How do sunburns increase your risk of skin cancer?

A female touching her sunburned shoulderDecades ago, women were encouraged to lay out in the sun with their skin slathered in baby oil. Many claim this fashion movement was first started by Coco Chanel, the trendsetter who helped make tanned skin so desirable. “Bronzed skin became a status symbol. It was a sign of ultimate leisure, and those who could afford to travel to tropical vacation spots,” says Dr. Adam Mamelak, board certified Dermatologist and skin cancer specialist at Sanova Dermatology in Austin, Texas. By the 1980s, the tanning bed had been invented which enabled everyone to stay dark year round. Unfortunately, we now know that the ultraviolet (UV) rays from both the sun and from tanning beds have been damaging our skin. In fact, it’s been established that sunburns increase your risk of skin cancer.

As the awareness of the harmful effects of sun exposure grew, people began to prioritize their skin health while still seeking the joy of travel and leisure. Travelers became more cautious and proactive in protecting their skin from the sun’s harmful rays. They sought out destinations that offered not only breathtaking landscapes but also a commitment to promoting sun-safe practices. One such destination that has gained popularity among sun-conscious travelers in Florida. With its abundance of stunning beaches and vibrant cities, Florida has embraced the importance of sun protection. Resorts and travel agencies in Florida now provide ample resources and information on sun safety, encouraging visitors to explore the state’s beauty while taking necessary precautions. Websites like showcase travel options and highlight the importance of sun protection in this sun-soaked state, empowering travelers to make informed decisions and prioritize their skin health without compromising their desire to experience the wonders of Florida.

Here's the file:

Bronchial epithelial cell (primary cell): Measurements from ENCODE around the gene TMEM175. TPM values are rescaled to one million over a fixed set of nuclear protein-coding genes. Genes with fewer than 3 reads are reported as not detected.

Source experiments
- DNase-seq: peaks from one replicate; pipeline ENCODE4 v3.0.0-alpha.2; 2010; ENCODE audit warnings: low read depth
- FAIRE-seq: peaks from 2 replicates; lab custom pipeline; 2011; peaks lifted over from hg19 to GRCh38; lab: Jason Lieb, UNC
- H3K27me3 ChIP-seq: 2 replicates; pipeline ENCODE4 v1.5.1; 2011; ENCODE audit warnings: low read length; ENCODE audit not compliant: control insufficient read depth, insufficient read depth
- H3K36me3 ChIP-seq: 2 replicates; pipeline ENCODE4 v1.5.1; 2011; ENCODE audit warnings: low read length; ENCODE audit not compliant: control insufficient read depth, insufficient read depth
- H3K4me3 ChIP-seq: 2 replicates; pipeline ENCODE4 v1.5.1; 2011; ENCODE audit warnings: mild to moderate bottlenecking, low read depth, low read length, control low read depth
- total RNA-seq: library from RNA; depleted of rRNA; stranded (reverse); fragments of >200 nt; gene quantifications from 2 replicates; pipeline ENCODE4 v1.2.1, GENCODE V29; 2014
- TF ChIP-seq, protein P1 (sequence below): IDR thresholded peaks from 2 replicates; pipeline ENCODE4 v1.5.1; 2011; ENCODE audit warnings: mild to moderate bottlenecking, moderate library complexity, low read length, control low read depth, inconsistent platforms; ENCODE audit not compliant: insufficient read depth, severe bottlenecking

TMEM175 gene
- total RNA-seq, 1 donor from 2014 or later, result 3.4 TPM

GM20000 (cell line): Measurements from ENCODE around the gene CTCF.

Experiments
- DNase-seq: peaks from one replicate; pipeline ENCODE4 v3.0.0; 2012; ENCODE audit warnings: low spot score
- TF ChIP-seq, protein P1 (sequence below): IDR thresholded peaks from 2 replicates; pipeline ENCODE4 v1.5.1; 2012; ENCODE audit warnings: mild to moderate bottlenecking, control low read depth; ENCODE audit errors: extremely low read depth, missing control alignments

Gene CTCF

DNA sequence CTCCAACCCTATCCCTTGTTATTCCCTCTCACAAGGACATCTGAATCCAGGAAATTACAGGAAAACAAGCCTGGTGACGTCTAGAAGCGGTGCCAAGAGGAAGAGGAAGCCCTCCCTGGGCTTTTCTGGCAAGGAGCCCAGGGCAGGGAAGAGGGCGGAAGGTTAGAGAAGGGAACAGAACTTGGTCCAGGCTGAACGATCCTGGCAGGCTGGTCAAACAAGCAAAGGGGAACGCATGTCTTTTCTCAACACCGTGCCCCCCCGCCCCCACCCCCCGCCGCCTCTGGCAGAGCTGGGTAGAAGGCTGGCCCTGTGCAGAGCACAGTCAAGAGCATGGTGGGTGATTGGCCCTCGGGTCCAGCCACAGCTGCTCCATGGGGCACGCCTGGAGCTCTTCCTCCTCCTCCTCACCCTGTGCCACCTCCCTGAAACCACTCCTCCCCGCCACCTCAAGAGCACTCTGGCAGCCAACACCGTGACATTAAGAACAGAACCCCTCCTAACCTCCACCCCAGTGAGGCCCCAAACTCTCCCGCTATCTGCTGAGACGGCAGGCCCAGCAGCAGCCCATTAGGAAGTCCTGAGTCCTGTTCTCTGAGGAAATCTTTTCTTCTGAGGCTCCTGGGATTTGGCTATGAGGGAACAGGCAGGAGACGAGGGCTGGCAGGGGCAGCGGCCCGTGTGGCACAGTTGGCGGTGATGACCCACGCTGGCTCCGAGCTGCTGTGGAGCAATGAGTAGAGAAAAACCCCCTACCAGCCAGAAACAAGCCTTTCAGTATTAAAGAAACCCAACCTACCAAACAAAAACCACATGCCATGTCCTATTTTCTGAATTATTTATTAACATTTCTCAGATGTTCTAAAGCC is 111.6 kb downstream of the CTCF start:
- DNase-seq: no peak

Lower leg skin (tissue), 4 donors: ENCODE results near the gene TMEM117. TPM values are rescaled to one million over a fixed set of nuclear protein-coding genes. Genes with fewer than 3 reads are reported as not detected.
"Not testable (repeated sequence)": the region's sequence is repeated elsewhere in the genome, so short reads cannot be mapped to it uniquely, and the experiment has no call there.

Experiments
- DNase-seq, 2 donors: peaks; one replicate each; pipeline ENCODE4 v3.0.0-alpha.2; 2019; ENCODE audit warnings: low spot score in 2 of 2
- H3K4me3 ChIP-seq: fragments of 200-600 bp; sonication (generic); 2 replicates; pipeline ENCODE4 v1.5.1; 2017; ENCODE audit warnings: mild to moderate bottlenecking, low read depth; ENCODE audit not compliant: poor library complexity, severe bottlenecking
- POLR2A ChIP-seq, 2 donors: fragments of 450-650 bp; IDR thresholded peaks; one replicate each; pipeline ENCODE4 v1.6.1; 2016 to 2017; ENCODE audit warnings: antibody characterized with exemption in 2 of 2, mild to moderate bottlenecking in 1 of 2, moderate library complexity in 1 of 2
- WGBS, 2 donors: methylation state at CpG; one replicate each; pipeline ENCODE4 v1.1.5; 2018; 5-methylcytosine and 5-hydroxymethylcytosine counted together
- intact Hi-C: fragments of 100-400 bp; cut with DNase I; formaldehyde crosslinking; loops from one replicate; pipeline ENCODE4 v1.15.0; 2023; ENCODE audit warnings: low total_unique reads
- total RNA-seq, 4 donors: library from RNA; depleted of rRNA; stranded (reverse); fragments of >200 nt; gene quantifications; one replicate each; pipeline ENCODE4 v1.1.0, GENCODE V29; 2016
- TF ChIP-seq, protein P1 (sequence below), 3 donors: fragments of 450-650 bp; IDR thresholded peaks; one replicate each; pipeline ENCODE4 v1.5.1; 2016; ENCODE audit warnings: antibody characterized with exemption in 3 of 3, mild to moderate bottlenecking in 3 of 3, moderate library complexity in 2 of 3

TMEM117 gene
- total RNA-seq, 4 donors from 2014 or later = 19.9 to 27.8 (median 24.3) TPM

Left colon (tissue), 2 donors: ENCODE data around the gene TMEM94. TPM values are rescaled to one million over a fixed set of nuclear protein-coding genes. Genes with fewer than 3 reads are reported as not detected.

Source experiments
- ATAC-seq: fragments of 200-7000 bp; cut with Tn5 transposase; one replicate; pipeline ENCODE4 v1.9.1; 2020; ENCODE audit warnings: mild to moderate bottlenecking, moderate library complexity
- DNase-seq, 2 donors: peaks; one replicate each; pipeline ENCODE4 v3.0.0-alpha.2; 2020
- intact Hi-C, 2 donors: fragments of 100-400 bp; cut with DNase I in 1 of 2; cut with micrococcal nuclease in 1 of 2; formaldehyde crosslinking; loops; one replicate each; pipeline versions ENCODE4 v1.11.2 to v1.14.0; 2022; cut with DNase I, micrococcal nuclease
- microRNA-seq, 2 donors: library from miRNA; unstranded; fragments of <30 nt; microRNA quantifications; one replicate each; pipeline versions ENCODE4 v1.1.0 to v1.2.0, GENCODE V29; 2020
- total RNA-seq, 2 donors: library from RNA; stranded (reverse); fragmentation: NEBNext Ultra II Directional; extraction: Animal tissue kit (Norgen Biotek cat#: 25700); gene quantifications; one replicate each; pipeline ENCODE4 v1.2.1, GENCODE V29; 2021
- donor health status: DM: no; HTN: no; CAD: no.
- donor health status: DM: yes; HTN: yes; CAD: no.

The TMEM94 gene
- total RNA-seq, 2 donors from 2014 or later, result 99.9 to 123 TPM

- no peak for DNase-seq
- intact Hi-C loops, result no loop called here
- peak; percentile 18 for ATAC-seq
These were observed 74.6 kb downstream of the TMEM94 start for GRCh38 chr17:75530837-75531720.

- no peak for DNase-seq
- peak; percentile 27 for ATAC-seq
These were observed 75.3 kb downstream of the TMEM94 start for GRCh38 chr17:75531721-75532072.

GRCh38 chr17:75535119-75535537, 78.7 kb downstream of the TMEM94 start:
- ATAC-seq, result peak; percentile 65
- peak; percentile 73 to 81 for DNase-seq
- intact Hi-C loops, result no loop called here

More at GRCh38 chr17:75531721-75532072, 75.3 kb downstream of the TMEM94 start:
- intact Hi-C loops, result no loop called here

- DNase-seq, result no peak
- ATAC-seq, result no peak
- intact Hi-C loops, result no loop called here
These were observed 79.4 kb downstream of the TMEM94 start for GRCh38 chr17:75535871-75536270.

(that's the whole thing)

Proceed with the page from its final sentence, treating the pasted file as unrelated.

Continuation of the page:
You may think that the pink or redness on your skin after staying out in the sun too long is just a painful nuisance, but according to the Skin Cancer Foundation, sustaining five or more sunburns in youth increases your risk of getting melanoma later on in life by 80 percent. Skin cancer is the most common type of cancer. Although melanoma isn’t the most common type of skin cancer, it is the most dangerous and is the most common cause of death from cancer.

It’s really important that you follow these guidelines to minimize sun damage:

  • Avoid sun exposure between 10 am and 4 pm. If you have to be outside, stay in the shade.
  • Wear hats with a 4 inch brim which will cover your face, neck, and ears.
  • Choose sunglasses with UV protection so you don’t damage your eyes.
  • Cover up in clothes that have UV protection.
  • Use sunscreen with an SPF of at least 30. Make sure it protects against UVA and UVB rays. Reapply it every 2 hours.

The National Cancer Institute has devised a Melanoma Risk Assessment for patients. People with increased risk of skin cancer should have skin checks at least once a year, but more often if you’ve had skin cancer.

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If you would like a professional skin check from one of our highly qualified dermatologists, please contact us at Sanova Dermatology today!

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